Bisceglie is a town in the province of Barletta Andria-Trani of about 54,000 inhabitants situated on the low coast of the Adriatic Sea. 
There are two of the most reliable theories on the origin of its name: the first, derives the name Bisceglie from the Romanesque term Vigiliae, or watchmen, conferring it for the role of  lookout carried out by the site on the Adriatic sea; instead  the other, believes the name City vescègghie a transposition of the dialect, or  viscile, a type of oak which is very present in the territory. 
Bisceglie Today is an important agricultural center and has developed the manufacturing industry. Also important is the development of trade and tourism. 

What to see

Among the major examples of religious architecture in the city, there is the Romanesque, built between 1073 and 1295, which treasures the relics of the patron saints of the city, such as S. Sergio S. Pantaleone and S. Bishop Mauro.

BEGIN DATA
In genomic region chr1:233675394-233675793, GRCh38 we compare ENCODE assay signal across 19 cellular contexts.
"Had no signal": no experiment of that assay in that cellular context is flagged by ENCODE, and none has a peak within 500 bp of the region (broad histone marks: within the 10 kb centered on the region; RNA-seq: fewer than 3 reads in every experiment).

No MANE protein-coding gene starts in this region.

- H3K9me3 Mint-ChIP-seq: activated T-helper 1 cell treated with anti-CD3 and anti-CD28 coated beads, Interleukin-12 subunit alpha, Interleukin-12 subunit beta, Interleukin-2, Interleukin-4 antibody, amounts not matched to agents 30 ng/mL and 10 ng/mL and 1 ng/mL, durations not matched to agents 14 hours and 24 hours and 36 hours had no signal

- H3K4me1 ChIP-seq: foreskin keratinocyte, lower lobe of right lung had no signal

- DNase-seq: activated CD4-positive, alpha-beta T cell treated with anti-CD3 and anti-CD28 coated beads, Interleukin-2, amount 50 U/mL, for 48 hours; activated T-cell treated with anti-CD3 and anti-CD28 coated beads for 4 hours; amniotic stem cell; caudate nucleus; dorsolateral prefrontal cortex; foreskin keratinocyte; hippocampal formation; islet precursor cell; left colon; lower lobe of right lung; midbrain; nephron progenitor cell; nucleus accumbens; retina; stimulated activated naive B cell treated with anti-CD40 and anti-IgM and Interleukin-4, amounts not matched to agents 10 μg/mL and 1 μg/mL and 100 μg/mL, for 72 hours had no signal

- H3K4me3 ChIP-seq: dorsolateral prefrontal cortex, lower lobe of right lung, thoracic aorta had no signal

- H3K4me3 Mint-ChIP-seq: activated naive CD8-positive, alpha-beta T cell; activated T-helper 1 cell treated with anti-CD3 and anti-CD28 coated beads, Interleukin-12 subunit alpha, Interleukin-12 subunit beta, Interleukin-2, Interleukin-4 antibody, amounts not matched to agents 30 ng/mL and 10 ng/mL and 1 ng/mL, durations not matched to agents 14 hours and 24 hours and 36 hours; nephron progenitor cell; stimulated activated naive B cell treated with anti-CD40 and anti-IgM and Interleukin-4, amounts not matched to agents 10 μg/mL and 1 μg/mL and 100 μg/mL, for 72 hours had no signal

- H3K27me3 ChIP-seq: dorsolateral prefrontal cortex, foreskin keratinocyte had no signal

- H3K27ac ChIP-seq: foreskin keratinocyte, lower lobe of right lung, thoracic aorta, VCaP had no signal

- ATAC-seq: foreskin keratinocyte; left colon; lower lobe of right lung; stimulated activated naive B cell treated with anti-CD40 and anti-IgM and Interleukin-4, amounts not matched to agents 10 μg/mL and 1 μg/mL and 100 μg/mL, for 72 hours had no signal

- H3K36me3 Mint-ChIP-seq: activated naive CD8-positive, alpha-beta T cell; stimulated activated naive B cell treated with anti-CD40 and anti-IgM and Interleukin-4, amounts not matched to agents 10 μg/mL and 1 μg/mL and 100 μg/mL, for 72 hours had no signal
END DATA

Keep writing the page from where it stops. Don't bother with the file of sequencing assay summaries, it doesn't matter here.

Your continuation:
The Romanesque Church of S. Margherita, built in 1197, preserves the only example in Italy of the Tombs of the Falcons. Then there is the Church of St. Adoneo, the oldest of all, built back in 1074, and treasures within it a precious baptismal font in the Romanesque style.
Finally, the Church of St. Louis, built on the ruins of the Temple of St. Louis, where Louis I of Anjou was buried. In the area of Bisceglie there are several dolmens, such as The Dolmen Chianca, dating back to the Bronze Age, the Dolmen Frisari, the Dolmen of Gianos, located near the Temple of Giano, and the Dolmen Albarosa. 
Of particular naturalistic importance is the Area-Ripalta Pantano, an area of about 680 hectares of natural interest since 1985, and the Cave of St. Cross, no less than 100 meters long, which contains many concretions, stalactites and findings, including the femur of a specimen of Homo Sapiens Neanderthalensis in 1955. 


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